Our gyprocker was an old family friend (who lived in the area) with incredible talent who had previously worked on heritage houses in Sydney. With the high ceilings there was a lot of square setting to do, which he did without fault.

 Just about ready to move in. It was now Spring. The solar panels for the hot water system are yet to be put in.
And then we moved in. Just in time for christmas.

Taken just after we moved in. The walls are very bare.

 Kitchen : We were incredibly lucky to have a family member who owns a joinery so our kitchen was quite a bit cheaper than it would have been otherwise. I did splash out on the Villeroy and Boch sink, but I have to say that it is rather difficult to clean and does scratch. It is beautiful though, and fits so much in it. I fear I overwork it a little, having no dishwasher. Our oven was an ebay buy, an old St George double door oven, and very reliable.

Laundry/pantry : We combined the laundry inside the pantry thus saving on space. I must admit it is so much easier to keep clean this way.

Excuse the strange angle

Bathroom : Our cast iron bath was from here and tapware from here. I was very, very nervous about the black, but so glad that I went with it.
The basin was an old cast iron model, a bright green, scratched ebay buy that I had re-finished.
The large tiles were a faux marble finish and fairly inexpensive. With stone coving tiles (which hide the waterproofing).

Floors : Daniel had to hire a special machine for the final polish. Then we stayed up all night painting a water-based satin-matte finish by hand.

Walls: Antique White USA in Haymes Paint. Colonial style skirting boards and architraves.
 Heating :  We opted for a Nectre which keeps us toasty warm. One more word of advice is insulate, insulate, insulate!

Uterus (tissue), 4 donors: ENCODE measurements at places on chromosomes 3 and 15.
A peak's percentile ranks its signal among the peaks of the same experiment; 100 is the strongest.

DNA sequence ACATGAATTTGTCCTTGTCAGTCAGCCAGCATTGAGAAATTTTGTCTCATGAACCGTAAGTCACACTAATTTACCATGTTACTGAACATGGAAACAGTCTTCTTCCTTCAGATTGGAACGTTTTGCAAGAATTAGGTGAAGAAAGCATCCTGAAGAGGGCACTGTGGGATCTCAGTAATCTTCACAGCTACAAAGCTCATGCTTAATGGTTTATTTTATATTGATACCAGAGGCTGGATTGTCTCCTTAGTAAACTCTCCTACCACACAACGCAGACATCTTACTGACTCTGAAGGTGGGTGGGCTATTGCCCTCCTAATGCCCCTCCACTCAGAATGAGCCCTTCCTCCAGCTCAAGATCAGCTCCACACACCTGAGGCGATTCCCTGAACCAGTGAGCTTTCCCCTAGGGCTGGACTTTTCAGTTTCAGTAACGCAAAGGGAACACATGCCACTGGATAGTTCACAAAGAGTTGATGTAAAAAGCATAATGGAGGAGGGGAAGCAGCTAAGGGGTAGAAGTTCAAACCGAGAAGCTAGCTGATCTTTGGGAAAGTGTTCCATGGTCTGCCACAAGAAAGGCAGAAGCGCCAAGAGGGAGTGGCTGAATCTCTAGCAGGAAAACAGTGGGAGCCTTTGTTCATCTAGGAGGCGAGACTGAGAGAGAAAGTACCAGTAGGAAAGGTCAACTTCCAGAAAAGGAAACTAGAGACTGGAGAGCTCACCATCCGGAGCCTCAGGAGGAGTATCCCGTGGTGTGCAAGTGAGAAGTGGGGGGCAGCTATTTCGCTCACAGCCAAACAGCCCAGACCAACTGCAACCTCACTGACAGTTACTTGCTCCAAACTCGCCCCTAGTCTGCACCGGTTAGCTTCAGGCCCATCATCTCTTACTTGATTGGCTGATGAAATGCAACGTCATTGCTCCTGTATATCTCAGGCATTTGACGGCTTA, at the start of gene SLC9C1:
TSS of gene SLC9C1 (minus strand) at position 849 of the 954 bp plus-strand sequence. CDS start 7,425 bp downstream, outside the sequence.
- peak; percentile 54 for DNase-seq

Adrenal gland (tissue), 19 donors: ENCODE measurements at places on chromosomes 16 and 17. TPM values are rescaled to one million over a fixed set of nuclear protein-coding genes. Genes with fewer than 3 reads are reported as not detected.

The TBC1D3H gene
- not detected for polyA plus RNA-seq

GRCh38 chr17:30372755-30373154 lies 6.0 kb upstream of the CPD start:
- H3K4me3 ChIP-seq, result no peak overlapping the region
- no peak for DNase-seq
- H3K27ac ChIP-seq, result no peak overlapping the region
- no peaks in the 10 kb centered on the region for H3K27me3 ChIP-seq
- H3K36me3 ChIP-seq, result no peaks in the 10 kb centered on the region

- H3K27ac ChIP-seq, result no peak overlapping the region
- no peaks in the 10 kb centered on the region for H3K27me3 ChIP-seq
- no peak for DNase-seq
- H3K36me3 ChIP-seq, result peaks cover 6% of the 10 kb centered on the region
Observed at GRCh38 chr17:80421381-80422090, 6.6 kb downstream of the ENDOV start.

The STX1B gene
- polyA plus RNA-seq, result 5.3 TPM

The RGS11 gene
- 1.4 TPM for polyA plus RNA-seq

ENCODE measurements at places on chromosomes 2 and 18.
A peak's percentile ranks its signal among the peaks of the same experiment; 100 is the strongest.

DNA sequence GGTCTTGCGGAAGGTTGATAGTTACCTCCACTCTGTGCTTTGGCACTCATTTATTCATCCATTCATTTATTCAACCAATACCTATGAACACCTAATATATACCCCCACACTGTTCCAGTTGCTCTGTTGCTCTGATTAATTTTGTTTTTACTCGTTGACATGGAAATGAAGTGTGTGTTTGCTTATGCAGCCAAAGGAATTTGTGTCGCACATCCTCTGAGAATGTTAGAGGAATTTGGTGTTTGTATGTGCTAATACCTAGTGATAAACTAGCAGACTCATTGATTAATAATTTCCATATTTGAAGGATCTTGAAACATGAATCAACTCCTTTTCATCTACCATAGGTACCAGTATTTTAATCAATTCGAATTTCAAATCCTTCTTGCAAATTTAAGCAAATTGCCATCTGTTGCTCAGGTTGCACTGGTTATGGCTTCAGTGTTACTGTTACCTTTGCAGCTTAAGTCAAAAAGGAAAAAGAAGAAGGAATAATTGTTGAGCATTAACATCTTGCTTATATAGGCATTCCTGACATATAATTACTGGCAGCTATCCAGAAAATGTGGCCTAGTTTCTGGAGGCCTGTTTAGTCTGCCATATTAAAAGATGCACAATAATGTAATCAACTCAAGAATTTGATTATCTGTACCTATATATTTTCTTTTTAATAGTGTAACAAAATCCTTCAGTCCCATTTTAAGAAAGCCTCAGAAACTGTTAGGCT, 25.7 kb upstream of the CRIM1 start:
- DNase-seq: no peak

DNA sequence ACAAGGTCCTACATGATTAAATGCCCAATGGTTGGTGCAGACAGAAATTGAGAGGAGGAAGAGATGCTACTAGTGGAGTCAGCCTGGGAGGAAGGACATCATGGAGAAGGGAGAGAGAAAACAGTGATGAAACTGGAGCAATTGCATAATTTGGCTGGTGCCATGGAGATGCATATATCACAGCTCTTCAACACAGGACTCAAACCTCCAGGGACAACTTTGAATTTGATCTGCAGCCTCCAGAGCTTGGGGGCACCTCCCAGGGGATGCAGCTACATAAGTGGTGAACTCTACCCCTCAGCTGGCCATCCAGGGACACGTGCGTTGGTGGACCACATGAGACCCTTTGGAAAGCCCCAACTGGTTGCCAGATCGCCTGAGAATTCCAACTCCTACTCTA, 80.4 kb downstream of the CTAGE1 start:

And then on to landscaping... a whole acre

Our septic-watered grass

In the end we had house which was built from an idea conceived in our heads. Six months of weekends and frequently weeknights were spent on the building site. A great deal of stress, sweat, tears, joy and excitement went into it's making. Daniel spent weeks on end doing as much of the work as he could himself. But a lot of the work we paid professionals to do.

We saved in some areas and splurged a little on quality fittings where we could afford it. Quality over quantity and supporting Australian made where possible. We managed to keep our mortgage well within our means and so to this day I have been able to stay home, now with one little extra addition.

Would I ever build again? Perhaps, but not very likely. It has a way of turning your life upside down. It is a huge learning curve. In the end, though,  it is a short amount of time in the scheme of things and is not without it's rewards.


  1. this was such an interesting post for me given that we are about to start our build. I just bought a st george on ebay really similar to yours (but not green) for 99cents! I'm glad you mentioned your issues with the kitchen sink because I was coveting a butlers sink. Now I think I'll stick to a commercial kitchen style stainless steel one instead. Thanks for sharing!